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J Biol Chem. 2007 Oct 19;282(42):30373-80. Epub 2007 Aug 20.

PGAP1 knock-out mice show otocephaly and male infertility.

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Department of Immunoregulation, Osaka University, Osaka, Japan.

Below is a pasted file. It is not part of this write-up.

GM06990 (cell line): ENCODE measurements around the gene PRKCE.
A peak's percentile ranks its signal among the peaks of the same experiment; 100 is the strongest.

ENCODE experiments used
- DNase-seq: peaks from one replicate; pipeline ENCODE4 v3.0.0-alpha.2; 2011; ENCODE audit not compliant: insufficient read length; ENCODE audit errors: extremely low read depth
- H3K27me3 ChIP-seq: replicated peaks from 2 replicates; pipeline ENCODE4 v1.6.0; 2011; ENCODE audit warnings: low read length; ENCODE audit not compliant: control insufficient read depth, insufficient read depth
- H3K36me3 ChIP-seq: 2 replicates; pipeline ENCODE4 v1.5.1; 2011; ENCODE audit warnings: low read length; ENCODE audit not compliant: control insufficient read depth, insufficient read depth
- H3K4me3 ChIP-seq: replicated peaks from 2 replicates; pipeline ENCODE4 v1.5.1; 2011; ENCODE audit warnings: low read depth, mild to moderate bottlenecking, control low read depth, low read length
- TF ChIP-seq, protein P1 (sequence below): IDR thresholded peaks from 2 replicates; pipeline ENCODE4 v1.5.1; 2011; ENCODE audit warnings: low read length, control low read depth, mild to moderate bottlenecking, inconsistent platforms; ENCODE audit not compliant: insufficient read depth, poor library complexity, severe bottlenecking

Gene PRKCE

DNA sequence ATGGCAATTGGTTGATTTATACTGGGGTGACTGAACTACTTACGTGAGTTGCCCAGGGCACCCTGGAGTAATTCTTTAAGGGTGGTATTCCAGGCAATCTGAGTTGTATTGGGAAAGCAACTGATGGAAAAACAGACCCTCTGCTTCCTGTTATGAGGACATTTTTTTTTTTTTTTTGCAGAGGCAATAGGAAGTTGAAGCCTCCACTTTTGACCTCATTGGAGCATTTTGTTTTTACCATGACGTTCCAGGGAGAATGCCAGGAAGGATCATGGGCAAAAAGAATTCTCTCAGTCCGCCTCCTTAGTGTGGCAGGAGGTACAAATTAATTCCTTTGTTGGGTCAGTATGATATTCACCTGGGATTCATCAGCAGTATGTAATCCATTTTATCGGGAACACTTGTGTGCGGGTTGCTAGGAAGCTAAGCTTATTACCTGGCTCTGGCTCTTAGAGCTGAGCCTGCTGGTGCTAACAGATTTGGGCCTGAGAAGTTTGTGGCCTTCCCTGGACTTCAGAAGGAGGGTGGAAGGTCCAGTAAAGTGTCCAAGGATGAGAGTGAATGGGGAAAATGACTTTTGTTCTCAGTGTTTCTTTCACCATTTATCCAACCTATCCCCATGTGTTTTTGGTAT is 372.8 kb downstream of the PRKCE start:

A palmitate linked to the inositol in glycosylphosphatidylinositol (GPI) is removed in the endoplasmic reticulum immediately after the conjugation of GPI with proteins in most cells. Previously, we identified PGAP1 (post GPI attachment to proteins 1) as a GPI inositoldeacylase that removes the palmitate from inositol. A defect in PGAP1 caused a delay in the transport of GPI-anchored proteins (GPI-APs) from the endoplasmic reticulum to the cell surface in Chinese hamster ovary cells, although the cell-surface expression of GPI-APs in the steady state was normal. Nevertheless, in most cells, GPI-APs undergo deacylation. To elucidate the biological significance of PGAP1 in vivo, we established PGAP1 knock-out mice. Most PGAP1 knock-out mice showed otocephaly, a developmental defect, and died right after birth. However, some survived with growth retardation. Male knock-out mice showed severely reduced fertility despite the capability of ejaculation. Their spermatozoa were normal in number, motility, and ability to ascend the uterus, but were unable to go into the oviduct. In vitro, PGAP1-deficient spermatozoa showed weak attachment to the zona pellucida and a severely diminished rate of fertilization. Therefore, an extra acyl chain in GPI anchors caused severe deleterious effects to development and sperm function.

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